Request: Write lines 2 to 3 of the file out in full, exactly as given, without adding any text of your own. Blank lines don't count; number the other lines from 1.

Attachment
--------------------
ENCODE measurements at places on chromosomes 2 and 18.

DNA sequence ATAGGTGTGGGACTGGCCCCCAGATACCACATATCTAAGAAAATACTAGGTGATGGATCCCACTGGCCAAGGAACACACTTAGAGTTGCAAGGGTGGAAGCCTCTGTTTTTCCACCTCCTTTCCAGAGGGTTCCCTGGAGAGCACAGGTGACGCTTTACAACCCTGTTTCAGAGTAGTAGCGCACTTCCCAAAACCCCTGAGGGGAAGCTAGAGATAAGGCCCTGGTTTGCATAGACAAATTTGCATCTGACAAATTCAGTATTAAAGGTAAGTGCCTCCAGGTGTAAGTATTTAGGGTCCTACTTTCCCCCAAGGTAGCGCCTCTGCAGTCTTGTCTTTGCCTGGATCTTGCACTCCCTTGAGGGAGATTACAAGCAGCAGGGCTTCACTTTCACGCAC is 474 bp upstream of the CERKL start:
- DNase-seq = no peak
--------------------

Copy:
DNA sequence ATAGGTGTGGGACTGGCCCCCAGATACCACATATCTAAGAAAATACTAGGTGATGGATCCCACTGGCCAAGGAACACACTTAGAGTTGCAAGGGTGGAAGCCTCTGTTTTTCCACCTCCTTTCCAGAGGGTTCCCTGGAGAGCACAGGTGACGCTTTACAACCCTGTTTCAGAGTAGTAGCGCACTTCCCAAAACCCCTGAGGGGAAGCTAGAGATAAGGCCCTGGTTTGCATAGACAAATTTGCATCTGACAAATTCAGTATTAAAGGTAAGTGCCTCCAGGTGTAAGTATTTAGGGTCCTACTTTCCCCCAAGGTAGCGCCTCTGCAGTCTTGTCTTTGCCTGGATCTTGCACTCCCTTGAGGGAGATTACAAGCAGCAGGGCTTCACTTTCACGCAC is 474 bp upstream of the CERKL start:
- DNase-seq = no peak